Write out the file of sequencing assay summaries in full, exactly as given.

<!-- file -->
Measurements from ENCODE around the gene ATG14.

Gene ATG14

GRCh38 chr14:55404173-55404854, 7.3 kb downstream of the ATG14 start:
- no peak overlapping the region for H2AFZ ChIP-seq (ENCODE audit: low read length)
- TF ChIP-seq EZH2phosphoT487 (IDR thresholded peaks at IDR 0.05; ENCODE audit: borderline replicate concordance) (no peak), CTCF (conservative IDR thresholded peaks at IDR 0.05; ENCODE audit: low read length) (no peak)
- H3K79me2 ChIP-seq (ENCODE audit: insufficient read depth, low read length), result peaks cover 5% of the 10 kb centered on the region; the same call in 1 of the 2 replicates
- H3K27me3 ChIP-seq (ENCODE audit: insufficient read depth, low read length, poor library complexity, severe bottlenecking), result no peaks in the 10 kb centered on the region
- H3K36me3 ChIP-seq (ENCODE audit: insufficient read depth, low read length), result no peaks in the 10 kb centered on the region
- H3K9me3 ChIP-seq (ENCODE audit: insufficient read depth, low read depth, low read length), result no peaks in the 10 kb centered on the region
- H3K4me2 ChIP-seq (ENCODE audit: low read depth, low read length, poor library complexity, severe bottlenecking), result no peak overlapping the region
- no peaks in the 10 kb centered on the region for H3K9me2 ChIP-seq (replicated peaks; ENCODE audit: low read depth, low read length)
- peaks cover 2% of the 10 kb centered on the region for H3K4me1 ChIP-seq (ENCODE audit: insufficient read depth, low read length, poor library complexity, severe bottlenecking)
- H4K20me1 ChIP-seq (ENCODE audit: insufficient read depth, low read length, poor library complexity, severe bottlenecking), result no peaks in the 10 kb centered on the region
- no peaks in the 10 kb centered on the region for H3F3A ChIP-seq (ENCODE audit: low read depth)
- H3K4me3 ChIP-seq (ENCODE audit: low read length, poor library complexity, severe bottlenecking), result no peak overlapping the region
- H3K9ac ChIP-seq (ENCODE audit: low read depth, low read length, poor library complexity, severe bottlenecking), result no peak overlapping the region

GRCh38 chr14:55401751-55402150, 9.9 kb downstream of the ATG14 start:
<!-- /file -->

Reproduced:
Measurements from ENCODE around the gene ATG14.

Gene ATG14

GRCh38 chr14:55404173-55404854, 7.3 kb downstream of the ATG14 start:
- no peak overlapping the region for H2AFZ ChIP-seq (ENCODE audit: low read length)
- TF ChIP-seq EZH2phosphoT487 (IDR thresholded peaks at IDR 0.05; ENCODE audit: borderline replicate concordance) (no peak), CTCF (conservative IDR thresholded peaks at IDR 0.05; ENCODE audit: low read length) (no peak)
- H3K79me2 ChIP-seq (ENCODE audit: insufficient read depth, low read length), result peaks cover 5% of the 10 kb centered on the region; the same call in 1 of the 2 replicates
- H3K27me3 ChIP-seq (ENCODE audit: insufficient read depth, low read length, poor library complexity, severe bottlenecking), result no peaks in the 10 kb centered on the region
- H3K36me3 ChIP-seq (ENCODE audit: insufficient read depth, low read length), result no peaks in the 10 kb centered on the region
- H3K9me3 ChIP-seq (ENCODE audit: insufficient read depth, low read depth, low read length), result no peaks in the 10 kb centered on the region
- H3K4me2 ChIP-seq (ENCODE audit: low read depth, low read length, poor library complexity, severe bottlenecking), result no peak overlapping the region
- no peaks in the 10 kb centered on the region for H3K9me2 ChIP-seq (replicated peaks; ENCODE audit: low read depth, low read length)
- peaks cover 2% of the 10 kb centered on the region for H3K4me1 ChIP-seq (ENCODE audit: insufficient read depth, low read length, poor library complexity, severe bottlenecking)
- H4K20me1 ChIP-seq (ENCODE audit: insufficient read depth, low read length, poor library complexity, severe bottlenecking), result no peaks in the 10 kb centered on the region
- no peaks in the 10 kb centered on the region for H3F3A ChIP-seq (ENCODE audit: low read depth)
- H3K4me3 ChIP-seq (ENCODE audit: low read length, poor library complexity, severe bottlenecking), result no peak overlapping the region
- H3K9ac ChIP-seq (ENCODE audit: low read depth, low read length, poor library complexity, severe bottlenecking), result no peak overlapping the region

GRCh38 chr14:55401751-55402150, 9.9 kb downstream of the ATG14 start: